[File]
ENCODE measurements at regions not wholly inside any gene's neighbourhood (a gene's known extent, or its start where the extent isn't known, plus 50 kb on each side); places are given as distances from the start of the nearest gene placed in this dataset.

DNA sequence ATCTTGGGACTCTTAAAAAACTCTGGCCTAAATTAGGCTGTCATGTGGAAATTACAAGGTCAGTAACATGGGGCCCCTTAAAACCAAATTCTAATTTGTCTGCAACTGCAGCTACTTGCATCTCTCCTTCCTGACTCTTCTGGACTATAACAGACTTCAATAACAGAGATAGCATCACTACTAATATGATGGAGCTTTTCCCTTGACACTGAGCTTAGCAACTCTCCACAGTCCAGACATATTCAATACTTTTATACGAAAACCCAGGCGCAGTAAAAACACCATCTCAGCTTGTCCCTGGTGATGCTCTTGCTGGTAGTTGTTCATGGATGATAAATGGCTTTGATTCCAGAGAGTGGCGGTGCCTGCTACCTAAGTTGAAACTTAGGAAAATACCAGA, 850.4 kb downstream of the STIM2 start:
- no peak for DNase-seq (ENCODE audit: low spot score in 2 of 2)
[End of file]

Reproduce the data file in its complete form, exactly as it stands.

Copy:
ENCODE measurements at regions not wholly inside any gene's neighbourhood (a gene's known extent, or its start where the extent isn't known, plus 50 kb on each side); places are given as distances from the start of the nearest gene placed in this dataset.

DNA sequence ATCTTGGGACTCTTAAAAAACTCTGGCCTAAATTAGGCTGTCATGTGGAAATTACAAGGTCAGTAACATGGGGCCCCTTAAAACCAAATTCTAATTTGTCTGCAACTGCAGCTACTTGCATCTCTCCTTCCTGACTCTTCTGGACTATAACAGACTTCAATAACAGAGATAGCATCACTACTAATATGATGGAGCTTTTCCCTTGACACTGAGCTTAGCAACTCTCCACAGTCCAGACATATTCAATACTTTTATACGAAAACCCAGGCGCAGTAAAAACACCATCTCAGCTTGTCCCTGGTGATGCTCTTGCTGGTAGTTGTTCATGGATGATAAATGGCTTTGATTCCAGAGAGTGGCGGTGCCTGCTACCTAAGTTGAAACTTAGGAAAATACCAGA, 850.4 kb downstream of the STIM2 start:
- no peak for DNase-seq (ENCODE audit: low spot score in 2 of 2)